Labels

BASS (40) COMPRESSION (28) DRUMS (36) EFFECTS (41) EQUALIZATION (24) GUITAR (83) HOME RECORDING (61) INTERVIEWS (18) LIVE (9) MASTERING (39) MIDI (15) MIXING (125) REVIEWS (66) SAMPLES (9) SONGWRITING (8) VOCALS (24)

Saturday, May 14, 2016

How to use the arranger track and the scratch pad in our DAW (a guide for dummies)



Hello and welcome to this week's article!
Today we are going to talk about an interesting tool that will help us when writing or arranging a song, present in many of the most famous DAW in the market: the Arranger Track.

The arranger track is a sometimes overlooked instrument which can actually make us save a lot of time when writing a song, or when preparing different versions of the same song (for example an extended version, a radio edit, a 30 seconds commercial soundtrack version etc) without having to create a new project for each one.

Usually the arranger track works like this, for every Daw: you create it, then with the pencil tool you draw the parts (for example you can draw a part long as all the song's intro, and call it "intro", another one long all the verse and call it "verse", then one for the chorus and so on...), and then you can "move" those arranger track segments (e.g. "the verse") from one point of the song to another, and it will move all the single track parts below it.
This is particularly useful when writing a song, right after we have laid down all the single parts: we can move verses, choruses etc from one part of the song to another, multiply them etc with great ease, until we find the "perfect sequence" that will represent the final structure of our song.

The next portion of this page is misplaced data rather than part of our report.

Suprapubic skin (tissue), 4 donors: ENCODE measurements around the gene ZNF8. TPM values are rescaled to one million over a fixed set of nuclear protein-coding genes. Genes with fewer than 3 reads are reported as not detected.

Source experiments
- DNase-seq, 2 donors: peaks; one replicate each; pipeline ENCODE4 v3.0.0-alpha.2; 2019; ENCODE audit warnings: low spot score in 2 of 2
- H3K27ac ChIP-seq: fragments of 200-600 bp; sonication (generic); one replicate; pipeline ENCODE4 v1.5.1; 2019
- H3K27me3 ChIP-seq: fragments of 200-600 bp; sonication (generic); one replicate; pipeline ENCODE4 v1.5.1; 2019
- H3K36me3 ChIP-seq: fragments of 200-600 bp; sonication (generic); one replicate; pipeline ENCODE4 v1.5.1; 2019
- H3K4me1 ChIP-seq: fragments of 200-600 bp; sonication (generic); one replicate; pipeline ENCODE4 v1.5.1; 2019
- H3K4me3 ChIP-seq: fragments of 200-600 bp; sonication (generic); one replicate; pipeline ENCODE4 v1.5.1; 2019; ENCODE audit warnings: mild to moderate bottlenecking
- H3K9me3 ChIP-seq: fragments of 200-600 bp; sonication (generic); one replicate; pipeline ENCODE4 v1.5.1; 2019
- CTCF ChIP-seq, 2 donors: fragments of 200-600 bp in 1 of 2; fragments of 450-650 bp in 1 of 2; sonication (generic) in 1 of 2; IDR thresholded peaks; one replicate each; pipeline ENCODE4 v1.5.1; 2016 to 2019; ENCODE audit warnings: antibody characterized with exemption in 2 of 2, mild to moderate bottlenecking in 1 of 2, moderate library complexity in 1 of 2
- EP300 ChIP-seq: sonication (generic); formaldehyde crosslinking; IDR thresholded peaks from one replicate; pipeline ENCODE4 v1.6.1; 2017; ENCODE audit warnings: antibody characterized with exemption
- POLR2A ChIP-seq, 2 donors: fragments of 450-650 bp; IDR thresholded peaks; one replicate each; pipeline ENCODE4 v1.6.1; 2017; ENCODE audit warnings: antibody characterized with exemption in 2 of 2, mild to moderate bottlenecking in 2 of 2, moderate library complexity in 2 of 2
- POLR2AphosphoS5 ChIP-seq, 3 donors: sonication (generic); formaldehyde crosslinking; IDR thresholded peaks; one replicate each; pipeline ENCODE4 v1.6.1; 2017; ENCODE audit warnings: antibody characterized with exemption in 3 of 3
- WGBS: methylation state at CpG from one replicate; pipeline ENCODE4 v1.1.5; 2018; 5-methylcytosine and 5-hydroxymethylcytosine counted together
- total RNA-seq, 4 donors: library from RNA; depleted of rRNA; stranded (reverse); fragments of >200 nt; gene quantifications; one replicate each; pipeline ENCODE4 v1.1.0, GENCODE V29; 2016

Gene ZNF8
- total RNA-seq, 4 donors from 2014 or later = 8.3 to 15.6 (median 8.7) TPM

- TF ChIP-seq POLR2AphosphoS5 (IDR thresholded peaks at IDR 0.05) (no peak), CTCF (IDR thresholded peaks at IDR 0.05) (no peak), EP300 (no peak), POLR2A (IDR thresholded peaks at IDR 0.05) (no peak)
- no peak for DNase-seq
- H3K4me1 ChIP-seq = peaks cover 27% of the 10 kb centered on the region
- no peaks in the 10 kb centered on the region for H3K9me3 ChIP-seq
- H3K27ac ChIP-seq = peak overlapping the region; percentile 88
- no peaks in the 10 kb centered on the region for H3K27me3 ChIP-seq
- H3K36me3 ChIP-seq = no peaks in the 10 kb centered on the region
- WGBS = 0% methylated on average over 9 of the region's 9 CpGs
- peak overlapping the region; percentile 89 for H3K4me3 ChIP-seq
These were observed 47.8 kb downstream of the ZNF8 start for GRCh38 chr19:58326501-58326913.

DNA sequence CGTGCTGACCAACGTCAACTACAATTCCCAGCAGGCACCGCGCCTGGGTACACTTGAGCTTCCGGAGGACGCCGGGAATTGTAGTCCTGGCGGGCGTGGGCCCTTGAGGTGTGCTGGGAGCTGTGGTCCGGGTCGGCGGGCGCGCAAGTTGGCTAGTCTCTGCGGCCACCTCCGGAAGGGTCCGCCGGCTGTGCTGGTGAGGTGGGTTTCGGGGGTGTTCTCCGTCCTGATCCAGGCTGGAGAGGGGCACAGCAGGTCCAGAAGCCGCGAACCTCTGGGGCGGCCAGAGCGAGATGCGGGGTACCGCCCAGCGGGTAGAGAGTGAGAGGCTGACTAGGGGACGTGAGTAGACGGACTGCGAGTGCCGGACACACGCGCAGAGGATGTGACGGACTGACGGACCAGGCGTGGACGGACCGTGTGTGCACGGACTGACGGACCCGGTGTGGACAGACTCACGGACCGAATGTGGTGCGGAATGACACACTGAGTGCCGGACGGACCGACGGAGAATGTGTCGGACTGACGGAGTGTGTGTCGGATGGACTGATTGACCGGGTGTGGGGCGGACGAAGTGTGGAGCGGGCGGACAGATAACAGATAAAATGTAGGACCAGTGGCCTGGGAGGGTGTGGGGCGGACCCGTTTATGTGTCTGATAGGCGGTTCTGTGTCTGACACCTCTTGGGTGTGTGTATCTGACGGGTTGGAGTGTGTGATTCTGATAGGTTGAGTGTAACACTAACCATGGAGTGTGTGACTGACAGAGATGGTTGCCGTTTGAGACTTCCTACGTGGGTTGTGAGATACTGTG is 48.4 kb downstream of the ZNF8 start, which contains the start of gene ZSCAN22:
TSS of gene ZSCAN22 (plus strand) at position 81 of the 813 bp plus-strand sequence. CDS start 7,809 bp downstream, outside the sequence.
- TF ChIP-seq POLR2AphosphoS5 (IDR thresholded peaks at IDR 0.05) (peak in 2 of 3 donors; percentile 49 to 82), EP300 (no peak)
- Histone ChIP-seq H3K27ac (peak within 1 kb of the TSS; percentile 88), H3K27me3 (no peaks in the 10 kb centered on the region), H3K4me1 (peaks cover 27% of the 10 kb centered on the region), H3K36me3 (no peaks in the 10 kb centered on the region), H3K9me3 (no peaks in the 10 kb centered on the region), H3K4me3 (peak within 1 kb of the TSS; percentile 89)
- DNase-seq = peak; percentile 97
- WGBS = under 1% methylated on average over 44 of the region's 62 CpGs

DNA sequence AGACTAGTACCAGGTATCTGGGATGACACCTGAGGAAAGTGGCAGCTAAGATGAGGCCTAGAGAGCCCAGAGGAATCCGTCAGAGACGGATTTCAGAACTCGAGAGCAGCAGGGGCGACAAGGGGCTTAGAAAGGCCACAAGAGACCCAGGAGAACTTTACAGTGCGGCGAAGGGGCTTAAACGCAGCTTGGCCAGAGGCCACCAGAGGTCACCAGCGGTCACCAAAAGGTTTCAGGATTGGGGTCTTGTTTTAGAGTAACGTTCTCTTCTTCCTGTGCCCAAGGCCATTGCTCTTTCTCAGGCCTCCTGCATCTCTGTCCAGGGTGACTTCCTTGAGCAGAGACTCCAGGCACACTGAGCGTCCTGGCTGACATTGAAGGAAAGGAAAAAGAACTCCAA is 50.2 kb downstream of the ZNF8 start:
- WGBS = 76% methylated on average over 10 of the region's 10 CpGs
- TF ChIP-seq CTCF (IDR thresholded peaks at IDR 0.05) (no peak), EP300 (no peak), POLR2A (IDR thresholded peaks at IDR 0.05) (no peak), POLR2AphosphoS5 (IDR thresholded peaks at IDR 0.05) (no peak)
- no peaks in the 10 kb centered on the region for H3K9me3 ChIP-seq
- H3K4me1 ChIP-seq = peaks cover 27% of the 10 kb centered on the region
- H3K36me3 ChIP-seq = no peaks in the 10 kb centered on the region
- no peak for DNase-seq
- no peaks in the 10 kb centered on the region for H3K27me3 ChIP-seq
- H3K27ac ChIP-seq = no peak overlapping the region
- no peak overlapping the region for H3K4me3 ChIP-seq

This method described so far can be considered the "linear" structuring method, but in some Daw (like the latest versions of Cubase) we can also playback our songs in a sequential way: from the arranger menu, we can create a sequence and decide how many times to repeat a certain part, so that our project gets played as a sequencer (for example we can set: 1 x Intro part, 2 x Verse Riff, 2 x Chorus part.... and so on), and save multiple "chains" for the different arrangements we need, always using the same recorded parts.

One last thing, that is instead a prerogative of the latest versions of Presonus Studio One, is the Scratch pad.
The Scratch pad is a sort of "sandbox", a separate part of our project in which we can copy our project or our arrangement, and start modifying it without risking to ruin our main project (this is particularly useful in huge, multi song projects with a lot of tracks): we can copy there the parts we need, modify them, and if we like what we created, we can paste it back in the "official" project, otherwise we can get rid of it without risking to damage anything important.


Become fan of this blog on Facebook! Share it and contact us to collaborate!!

No comments:

Post a Comment

LinkWithin

Related Posts Plugin for WordPress, Blogger...